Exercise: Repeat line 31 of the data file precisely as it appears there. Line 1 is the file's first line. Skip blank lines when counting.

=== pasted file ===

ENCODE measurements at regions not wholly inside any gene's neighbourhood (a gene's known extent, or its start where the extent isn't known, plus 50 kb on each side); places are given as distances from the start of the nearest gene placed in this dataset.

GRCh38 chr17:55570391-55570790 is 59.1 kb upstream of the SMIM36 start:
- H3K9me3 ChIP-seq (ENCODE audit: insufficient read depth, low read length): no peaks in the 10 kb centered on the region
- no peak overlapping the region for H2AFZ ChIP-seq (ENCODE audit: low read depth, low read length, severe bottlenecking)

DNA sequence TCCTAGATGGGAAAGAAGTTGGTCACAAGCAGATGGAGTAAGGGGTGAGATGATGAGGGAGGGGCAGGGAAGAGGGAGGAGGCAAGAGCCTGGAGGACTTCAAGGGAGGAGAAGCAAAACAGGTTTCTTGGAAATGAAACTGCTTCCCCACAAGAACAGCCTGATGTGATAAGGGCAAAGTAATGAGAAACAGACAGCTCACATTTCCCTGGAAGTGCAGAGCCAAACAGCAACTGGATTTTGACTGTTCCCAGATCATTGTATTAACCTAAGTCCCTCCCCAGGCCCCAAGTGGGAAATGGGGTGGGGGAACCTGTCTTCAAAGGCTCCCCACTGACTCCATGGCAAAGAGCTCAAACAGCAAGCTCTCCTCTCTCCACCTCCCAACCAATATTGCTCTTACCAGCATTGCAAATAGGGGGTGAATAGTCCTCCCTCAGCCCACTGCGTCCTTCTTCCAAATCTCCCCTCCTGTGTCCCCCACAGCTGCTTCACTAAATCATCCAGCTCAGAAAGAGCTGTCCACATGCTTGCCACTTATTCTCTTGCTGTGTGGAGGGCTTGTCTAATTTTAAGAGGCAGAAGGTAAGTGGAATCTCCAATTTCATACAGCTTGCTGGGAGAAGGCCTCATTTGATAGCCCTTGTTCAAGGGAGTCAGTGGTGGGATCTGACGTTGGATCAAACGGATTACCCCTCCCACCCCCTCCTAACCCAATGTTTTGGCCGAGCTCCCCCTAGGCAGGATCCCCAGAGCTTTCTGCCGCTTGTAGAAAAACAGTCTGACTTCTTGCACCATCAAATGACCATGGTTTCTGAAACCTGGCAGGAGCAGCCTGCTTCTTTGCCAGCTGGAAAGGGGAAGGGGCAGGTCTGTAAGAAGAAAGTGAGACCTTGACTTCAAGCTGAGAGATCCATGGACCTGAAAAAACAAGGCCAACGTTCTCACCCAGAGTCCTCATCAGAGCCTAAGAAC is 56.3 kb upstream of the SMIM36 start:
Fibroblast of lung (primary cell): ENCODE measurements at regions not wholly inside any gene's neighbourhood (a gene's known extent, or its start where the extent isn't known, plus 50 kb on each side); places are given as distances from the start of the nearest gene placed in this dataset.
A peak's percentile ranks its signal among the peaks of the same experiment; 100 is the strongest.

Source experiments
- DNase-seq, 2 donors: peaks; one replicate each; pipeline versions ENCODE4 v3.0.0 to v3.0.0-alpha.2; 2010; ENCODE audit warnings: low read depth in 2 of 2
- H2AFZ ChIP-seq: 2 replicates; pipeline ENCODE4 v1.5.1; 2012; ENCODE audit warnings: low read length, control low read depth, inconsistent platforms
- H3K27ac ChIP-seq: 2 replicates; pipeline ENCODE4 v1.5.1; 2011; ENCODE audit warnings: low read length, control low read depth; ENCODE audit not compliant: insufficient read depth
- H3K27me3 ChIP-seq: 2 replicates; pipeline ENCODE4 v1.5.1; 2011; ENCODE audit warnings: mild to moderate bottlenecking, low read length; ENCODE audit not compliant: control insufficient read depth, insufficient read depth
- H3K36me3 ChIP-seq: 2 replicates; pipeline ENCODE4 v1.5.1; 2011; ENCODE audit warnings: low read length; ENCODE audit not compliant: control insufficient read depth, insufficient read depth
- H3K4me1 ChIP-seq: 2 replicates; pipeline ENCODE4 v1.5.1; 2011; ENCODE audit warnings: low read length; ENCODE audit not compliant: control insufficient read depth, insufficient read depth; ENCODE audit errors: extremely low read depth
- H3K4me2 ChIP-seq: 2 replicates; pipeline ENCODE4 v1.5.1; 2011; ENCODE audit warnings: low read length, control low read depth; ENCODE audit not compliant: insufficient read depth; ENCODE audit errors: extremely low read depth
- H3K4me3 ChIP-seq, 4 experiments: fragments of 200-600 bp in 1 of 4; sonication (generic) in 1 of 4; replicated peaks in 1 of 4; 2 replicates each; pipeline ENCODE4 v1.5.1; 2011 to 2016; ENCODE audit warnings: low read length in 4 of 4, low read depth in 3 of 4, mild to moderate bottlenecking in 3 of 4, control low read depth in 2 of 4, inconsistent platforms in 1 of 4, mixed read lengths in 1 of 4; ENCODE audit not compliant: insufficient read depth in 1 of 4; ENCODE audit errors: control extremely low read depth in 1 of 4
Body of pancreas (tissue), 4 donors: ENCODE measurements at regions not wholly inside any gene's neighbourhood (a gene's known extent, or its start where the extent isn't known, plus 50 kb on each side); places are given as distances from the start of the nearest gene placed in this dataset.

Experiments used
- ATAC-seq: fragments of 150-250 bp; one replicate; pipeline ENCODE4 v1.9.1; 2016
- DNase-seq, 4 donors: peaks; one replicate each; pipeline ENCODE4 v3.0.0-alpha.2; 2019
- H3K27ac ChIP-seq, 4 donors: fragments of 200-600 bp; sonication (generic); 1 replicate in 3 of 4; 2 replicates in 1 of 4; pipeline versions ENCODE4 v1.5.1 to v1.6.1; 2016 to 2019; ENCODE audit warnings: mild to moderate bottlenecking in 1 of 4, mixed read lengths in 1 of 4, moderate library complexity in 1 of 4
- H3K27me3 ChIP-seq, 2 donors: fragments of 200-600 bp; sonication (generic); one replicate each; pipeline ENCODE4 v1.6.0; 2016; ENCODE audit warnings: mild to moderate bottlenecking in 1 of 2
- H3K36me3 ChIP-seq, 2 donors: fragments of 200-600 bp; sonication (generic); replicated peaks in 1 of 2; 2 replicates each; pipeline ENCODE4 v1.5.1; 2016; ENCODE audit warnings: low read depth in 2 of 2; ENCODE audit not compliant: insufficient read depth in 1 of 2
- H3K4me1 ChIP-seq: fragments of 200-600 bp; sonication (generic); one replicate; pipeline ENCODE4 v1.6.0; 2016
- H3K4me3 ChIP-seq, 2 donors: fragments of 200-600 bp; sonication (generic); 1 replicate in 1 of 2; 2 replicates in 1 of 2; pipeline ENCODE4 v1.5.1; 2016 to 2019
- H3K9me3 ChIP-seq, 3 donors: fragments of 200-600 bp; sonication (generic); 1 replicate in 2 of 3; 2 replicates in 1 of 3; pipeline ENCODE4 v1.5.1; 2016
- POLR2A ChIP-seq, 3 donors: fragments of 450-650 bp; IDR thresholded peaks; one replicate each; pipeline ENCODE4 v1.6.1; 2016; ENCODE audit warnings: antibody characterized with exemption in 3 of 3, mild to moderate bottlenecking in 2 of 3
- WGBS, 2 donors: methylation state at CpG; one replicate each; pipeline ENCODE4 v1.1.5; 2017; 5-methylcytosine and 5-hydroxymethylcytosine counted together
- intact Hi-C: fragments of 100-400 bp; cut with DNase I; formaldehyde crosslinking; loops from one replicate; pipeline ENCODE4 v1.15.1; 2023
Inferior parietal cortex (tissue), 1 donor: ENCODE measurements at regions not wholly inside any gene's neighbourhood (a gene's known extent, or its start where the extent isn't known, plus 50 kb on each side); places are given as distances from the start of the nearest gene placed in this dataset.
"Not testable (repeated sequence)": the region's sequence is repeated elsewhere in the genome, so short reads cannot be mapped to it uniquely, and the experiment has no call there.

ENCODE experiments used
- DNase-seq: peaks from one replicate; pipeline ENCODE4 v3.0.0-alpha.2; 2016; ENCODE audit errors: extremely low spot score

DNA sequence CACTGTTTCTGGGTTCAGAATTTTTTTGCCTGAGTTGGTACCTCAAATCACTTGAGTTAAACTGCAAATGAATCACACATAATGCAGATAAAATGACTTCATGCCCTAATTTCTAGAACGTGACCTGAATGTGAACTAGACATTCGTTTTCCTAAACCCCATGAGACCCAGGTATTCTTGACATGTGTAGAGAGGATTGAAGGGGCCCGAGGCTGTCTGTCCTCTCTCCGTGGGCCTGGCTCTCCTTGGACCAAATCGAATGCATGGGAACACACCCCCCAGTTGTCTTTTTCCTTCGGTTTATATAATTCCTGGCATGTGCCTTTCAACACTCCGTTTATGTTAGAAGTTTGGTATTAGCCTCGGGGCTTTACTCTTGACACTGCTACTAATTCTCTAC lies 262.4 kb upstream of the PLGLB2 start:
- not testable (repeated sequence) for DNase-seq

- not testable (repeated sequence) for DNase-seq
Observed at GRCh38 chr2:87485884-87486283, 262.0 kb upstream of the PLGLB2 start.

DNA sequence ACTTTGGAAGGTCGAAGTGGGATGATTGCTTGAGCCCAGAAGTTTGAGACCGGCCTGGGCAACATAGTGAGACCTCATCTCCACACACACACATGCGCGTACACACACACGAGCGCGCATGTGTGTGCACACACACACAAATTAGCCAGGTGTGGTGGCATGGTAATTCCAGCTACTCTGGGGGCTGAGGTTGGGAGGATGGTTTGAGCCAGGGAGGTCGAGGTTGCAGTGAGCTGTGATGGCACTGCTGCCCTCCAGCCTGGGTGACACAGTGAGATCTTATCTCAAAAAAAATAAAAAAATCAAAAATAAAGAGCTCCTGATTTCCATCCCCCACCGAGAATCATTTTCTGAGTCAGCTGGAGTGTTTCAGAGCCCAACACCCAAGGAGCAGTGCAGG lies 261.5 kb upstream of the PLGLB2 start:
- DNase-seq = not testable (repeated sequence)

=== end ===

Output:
"Not testable (repeated sequence)": the region's sequence is repeated elsewhere in the genome, so short reads cannot be mapped to it uniquely, and the experiment has no call there.